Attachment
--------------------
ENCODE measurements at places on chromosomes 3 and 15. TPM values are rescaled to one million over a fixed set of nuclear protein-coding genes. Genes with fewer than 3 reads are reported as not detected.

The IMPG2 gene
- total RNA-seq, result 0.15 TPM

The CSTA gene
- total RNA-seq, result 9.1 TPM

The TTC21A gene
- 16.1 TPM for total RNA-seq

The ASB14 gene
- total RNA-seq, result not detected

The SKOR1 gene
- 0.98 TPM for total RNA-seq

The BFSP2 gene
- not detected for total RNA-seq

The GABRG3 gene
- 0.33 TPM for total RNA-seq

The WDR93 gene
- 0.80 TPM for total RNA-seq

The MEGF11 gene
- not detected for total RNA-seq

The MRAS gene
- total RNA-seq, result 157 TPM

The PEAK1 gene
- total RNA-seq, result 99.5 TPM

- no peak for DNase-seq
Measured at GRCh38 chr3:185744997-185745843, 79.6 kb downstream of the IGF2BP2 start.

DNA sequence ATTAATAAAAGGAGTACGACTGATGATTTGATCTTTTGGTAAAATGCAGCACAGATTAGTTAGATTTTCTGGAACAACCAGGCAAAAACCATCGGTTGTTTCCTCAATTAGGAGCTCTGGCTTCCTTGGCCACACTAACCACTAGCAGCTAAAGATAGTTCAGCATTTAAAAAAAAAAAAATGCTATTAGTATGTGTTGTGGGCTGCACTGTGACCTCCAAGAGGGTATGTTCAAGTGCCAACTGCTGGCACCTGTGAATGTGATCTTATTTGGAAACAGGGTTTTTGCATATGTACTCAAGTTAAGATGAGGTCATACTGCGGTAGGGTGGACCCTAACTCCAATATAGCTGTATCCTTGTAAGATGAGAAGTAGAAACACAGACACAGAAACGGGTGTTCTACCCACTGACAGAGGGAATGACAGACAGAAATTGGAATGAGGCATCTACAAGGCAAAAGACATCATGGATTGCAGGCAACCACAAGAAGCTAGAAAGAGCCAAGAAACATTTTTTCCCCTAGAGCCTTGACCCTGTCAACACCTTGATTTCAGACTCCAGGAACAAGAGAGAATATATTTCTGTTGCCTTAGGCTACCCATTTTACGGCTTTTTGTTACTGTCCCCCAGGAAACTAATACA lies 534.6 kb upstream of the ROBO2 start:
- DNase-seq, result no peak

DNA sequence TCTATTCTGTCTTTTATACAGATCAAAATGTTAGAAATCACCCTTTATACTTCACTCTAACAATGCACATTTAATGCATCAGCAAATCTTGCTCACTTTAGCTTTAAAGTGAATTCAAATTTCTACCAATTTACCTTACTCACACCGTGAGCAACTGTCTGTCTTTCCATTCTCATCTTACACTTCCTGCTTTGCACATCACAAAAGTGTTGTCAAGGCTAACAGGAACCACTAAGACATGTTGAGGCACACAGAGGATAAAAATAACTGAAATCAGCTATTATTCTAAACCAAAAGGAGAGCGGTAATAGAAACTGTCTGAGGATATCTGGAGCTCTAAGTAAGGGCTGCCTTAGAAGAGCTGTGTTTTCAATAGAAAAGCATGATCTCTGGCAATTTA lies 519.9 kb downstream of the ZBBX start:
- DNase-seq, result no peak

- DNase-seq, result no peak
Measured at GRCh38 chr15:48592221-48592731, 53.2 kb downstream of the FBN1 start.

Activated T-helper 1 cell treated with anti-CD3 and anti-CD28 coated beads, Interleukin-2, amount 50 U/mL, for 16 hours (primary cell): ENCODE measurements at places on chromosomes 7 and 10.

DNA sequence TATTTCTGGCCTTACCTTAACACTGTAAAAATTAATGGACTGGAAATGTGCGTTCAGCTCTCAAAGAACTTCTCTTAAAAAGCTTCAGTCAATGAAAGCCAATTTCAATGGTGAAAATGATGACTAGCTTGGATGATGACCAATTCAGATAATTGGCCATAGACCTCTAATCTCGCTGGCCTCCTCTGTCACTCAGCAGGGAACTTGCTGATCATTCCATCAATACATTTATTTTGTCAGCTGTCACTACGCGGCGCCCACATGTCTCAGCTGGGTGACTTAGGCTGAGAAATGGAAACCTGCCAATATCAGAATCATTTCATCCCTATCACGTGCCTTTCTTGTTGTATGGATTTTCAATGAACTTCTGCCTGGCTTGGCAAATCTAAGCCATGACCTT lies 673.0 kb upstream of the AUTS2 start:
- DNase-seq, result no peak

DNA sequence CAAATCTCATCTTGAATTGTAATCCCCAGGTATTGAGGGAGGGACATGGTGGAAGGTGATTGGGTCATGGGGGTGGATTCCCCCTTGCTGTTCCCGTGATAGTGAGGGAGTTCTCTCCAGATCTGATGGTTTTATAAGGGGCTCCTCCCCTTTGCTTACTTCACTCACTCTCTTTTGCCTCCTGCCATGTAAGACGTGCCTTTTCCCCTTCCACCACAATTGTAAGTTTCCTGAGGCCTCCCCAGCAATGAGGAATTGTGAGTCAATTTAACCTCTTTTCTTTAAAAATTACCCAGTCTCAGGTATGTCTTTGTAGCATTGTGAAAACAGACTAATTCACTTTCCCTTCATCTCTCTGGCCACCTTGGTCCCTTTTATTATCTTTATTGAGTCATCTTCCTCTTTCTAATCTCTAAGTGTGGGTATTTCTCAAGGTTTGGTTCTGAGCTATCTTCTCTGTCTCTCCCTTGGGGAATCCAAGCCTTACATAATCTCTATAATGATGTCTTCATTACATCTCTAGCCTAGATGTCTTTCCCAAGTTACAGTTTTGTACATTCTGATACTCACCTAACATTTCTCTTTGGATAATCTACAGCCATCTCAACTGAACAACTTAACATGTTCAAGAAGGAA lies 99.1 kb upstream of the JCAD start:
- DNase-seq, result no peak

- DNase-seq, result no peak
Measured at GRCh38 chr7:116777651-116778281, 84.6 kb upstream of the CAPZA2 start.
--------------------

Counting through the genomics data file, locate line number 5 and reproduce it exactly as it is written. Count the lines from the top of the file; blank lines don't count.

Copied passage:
- total RNA-seq, result 9.1 TPM